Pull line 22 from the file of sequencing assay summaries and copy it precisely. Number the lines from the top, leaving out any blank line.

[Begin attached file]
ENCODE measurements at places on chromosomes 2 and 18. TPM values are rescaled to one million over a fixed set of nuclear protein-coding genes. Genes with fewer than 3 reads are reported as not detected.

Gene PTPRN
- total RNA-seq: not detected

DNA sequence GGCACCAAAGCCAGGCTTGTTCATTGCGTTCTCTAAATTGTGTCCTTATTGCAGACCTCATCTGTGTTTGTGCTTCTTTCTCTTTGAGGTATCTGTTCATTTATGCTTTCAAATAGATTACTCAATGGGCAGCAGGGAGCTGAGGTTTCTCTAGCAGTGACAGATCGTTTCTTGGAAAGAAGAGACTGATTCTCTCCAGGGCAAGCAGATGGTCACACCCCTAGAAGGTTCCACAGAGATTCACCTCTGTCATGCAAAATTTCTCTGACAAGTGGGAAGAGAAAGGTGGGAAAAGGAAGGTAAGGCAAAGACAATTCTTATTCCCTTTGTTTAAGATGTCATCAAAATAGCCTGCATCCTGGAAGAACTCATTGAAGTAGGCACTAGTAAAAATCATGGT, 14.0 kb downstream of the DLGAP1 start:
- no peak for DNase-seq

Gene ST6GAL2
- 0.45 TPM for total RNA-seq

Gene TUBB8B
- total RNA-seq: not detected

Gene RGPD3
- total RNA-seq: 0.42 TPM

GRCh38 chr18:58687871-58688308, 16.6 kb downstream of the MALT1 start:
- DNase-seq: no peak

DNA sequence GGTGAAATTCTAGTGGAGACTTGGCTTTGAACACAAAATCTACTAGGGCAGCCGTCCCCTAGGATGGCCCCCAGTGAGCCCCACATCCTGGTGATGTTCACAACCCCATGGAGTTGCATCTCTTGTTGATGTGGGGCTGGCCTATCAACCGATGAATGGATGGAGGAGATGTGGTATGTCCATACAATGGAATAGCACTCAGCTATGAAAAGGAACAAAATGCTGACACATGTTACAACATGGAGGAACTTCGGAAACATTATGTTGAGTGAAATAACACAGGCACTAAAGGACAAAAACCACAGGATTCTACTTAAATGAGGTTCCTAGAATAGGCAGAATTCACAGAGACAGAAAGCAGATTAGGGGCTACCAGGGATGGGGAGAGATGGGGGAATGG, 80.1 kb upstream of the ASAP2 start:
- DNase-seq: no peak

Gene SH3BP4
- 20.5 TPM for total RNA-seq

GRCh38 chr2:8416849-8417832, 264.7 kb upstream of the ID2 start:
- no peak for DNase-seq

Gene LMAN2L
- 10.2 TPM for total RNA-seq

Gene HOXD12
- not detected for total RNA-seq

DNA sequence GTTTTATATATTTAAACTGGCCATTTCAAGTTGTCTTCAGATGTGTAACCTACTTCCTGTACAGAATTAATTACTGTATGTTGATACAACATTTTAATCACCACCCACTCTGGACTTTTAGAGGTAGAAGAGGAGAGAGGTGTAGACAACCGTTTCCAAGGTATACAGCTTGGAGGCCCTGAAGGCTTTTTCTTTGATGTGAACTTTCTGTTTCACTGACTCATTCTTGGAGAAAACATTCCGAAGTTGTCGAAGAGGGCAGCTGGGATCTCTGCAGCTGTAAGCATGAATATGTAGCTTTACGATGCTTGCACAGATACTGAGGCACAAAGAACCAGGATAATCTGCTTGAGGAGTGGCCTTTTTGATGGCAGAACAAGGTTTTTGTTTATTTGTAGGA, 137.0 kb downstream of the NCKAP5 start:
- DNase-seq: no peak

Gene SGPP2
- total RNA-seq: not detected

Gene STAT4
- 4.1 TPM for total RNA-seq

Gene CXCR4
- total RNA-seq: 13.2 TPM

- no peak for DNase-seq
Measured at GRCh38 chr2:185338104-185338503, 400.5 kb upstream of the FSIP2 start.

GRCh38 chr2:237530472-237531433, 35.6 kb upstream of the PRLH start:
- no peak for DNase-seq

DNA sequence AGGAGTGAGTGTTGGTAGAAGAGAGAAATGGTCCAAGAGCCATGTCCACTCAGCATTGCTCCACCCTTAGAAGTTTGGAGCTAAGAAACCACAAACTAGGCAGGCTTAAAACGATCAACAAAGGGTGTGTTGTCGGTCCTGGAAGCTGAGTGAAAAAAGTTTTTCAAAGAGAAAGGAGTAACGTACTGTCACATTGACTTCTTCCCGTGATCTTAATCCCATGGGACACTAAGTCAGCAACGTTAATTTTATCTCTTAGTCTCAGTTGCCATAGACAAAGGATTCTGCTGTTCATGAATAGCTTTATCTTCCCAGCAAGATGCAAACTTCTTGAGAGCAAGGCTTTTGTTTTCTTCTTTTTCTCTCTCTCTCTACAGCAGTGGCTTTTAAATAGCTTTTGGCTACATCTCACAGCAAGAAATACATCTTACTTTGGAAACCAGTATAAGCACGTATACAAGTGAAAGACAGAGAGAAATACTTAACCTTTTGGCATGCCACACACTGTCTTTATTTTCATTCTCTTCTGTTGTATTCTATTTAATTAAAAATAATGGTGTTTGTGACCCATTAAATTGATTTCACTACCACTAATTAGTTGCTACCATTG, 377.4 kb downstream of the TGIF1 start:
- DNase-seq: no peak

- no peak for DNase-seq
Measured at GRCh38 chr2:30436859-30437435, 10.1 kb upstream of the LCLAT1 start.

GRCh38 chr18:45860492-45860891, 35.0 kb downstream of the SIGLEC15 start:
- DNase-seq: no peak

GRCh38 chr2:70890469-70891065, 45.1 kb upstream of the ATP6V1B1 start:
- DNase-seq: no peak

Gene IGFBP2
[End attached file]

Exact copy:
Gene HOXD12